I have a Daily Beast article regarding the recent conversion of so many Federalist Society types to the virtues of aggressive judicial review of legislative enactments.
The HCR bill does put a lot of jurisprudential and political conservatives in a tricky position. Consider the view advocated by Orin Kerr, which is that
(a) I don’t like the individual mandate, (b) if I were a legislator, I wouldn’t have voted for it, (c) I don’t like modern commerce clause doctrine, (d) if I were magically made a Supreme Court Justice in the mid 20th century, I wouldn’t have supported the expansion of the commerce clause so that it covers, well, pretty much everything, (e) I agree that the individual mandate exceeds an originalist understanding of the Commerce Clause, and (f) I agree that legislators and the public are free to interpret the Constitution differently than the courts and to vote against (or ask their legislator to vote against) the legislation on that basis.
But with all of these caveats, I’ll stand by my prediction. I just don’t see lower courts finding these issues difficult, and I don’t see the Supreme Court likely to take the case. I recognize there’s always the theoretical possibility of the Supreme Court doing something totally unexpected — a Bush v. Gore moment, if you will — but I think the realistic possibility of that happening is less than 1%.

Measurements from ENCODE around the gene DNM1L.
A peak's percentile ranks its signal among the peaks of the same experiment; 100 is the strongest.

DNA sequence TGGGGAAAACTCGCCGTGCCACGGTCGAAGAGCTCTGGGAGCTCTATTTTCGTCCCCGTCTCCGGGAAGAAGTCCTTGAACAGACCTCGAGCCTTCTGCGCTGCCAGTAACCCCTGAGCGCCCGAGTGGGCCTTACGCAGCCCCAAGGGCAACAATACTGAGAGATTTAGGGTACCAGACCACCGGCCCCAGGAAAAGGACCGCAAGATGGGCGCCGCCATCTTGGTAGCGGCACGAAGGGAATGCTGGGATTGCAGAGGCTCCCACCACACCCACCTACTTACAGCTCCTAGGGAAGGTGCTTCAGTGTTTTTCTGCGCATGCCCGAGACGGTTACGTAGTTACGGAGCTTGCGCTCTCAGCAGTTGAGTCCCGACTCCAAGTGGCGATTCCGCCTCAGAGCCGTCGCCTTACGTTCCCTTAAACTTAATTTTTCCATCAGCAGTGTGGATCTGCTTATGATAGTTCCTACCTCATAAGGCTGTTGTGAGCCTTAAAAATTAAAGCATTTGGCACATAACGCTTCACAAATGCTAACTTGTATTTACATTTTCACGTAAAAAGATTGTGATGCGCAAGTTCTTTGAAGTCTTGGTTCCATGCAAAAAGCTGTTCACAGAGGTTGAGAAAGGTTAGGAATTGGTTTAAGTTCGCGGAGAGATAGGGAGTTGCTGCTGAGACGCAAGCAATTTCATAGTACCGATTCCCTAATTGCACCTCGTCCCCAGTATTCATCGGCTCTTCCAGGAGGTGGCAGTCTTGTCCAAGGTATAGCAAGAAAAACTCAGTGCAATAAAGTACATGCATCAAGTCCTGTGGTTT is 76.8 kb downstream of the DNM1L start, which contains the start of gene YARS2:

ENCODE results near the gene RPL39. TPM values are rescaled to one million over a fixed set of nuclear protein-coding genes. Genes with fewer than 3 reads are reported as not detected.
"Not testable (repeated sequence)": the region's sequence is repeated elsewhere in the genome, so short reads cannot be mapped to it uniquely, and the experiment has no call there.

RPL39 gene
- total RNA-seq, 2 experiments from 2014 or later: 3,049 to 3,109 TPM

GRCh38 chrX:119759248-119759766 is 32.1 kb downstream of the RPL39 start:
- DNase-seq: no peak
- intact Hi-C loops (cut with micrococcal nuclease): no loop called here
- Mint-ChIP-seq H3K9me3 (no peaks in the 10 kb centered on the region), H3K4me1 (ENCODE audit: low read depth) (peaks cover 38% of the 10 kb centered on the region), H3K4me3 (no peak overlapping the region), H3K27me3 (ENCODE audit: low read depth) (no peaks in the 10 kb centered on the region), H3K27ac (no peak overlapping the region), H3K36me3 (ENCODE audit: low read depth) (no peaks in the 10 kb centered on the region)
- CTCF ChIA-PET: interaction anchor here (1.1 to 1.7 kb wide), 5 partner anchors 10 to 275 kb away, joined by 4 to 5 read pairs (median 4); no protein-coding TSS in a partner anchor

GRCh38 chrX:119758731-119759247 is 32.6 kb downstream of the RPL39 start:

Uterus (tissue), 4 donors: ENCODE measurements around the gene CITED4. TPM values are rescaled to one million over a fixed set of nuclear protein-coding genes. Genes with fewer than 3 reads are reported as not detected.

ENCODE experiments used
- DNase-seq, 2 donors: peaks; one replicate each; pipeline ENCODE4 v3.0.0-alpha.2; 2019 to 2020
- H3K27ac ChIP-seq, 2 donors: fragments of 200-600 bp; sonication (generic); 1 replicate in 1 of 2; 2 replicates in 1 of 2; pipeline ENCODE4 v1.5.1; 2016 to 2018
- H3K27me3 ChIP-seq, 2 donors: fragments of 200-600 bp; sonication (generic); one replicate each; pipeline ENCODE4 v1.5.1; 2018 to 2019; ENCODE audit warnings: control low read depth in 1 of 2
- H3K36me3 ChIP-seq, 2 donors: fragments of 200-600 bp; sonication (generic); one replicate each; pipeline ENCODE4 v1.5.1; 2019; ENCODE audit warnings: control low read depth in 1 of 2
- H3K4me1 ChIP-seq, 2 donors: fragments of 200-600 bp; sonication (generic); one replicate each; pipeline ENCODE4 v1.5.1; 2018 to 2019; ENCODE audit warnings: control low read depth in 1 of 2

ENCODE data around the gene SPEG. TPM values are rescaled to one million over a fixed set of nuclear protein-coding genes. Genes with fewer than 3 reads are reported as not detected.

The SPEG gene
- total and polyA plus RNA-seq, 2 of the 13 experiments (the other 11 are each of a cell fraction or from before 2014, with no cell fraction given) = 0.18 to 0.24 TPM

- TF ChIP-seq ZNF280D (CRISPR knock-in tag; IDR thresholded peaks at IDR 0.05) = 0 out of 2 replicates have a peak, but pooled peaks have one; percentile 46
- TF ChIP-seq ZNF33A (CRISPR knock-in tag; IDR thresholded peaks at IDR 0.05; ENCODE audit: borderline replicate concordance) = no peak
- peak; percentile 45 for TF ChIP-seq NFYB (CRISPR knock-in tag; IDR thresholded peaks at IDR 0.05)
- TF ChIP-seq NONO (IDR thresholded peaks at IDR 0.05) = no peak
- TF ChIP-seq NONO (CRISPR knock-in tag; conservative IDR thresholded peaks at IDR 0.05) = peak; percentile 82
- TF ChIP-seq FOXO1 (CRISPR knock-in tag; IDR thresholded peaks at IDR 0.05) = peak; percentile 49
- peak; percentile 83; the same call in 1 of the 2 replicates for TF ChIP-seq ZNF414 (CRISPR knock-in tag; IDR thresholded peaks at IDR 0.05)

This strikes me as a wild underestimate of the odds, for reasons I touch on in the DB article. What’s interesting to me is whether Kerr thinks the SCOTUS should uphold the individual mandate under these circumstances, and if so why?
This illustrates one of the massive inefficiencies that gets built into our massively inefficient health care system by the invidious relationship that can develop between the interests of Big Pharma and those of advocacy groups pushing for “awareness” of their cause.